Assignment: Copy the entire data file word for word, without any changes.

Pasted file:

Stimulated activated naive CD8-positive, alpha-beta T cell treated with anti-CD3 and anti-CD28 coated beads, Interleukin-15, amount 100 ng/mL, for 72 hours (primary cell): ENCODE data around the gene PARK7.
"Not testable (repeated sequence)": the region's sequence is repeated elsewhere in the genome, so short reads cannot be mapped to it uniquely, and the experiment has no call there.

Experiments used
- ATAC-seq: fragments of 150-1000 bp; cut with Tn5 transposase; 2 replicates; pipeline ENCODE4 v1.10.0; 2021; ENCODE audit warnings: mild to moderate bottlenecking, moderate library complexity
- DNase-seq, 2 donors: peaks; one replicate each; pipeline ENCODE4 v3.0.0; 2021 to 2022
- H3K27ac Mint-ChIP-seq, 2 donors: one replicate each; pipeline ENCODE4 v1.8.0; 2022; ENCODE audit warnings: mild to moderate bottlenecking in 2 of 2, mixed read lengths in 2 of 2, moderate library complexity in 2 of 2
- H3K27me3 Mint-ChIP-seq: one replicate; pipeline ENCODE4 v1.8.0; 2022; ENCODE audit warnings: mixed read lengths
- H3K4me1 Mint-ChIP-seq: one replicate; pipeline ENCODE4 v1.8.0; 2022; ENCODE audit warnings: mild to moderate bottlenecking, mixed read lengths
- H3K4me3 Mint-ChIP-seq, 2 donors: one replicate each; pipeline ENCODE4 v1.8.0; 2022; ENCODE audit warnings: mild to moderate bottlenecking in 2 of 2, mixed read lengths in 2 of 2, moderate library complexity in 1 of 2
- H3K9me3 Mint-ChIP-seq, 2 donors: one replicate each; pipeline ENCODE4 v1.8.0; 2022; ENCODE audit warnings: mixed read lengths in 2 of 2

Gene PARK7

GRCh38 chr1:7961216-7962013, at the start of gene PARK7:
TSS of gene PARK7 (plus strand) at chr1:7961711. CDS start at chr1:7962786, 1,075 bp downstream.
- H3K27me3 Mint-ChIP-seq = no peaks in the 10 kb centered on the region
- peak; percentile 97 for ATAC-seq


Stimulated activated naive CD8-positive, alpha-beta T cell treated with anti-CD3 and anti-CD28 coated beads, Interleukin-15, amount 100 ng/mL, for 72 hours (primary cell): ENCODE data around the gene PARK7.
"Not testable (repeated sequence)": the region's sequence is repeated elsewhere in the genome, so short reads cannot be mapped to it uniquely, and the experiment has no call there.

Experiments used
- ATAC-seq: fragments of 150-1000 bp; cut with Tn5 transposase; 2 replicates; pipeline ENCODE4 v1.10.0; 2021; ENCODE audit warnings: mild to moderate bottlenecking, moderate library complexity
- DNase-seq, 2 donors: peaks; one replicate each; pipeline ENCODE4 v3.0.0; 2021 to 2022
- H3K27ac Mint-ChIP-seq, 2 donors: one replicate each; pipeline ENCODE4 v1.8.0; 2022; ENCODE audit warnings: mild to moderate bottlenecking in 2 of 2, mixed read lengths in 2 of 2, moderate library complexity in 2 of 2
- H3K27me3 Mint-ChIP-seq: one replicate; pipeline ENCODE4 v1.8.0; 2022; ENCODE audit warnings: mixed read lengths
- H3K4me1 Mint-ChIP-seq: one replicate; pipeline ENCODE4 v1.8.0; 2022; ENCODE audit warnings: mild to moderate bottlenecking, mixed read lengths
- H3K4me3 Mint-ChIP-seq, 2 donors: one replicate each; pipeline ENCODE4 v1.8.0; 2022; ENCODE audit warnings: mild to moderate bottlenecking in 2 of 2, mixed read lengths in 2 of 2, moderate library complexity in 1 of 2
- H3K9me3 Mint-ChIP-seq, 2 donors: one replicate each; pipeline ENCODE4 v1.8.0; 2022; ENCODE audit warnings: mixed read lengths in 2 of 2

Gene PARK7

GRCh38 chr1:7961216-7962013, at the start of gene PARK7:
TSS of gene PARK7 (plus strand) at chr1:7961711. CDS start at chr1:7962786, 1,075 bp downstream.
- H3K27me3 Mint-ChIP-seq = no peaks in the 10 kb centered on the region
- peak; percentile 97 for ATAC-seq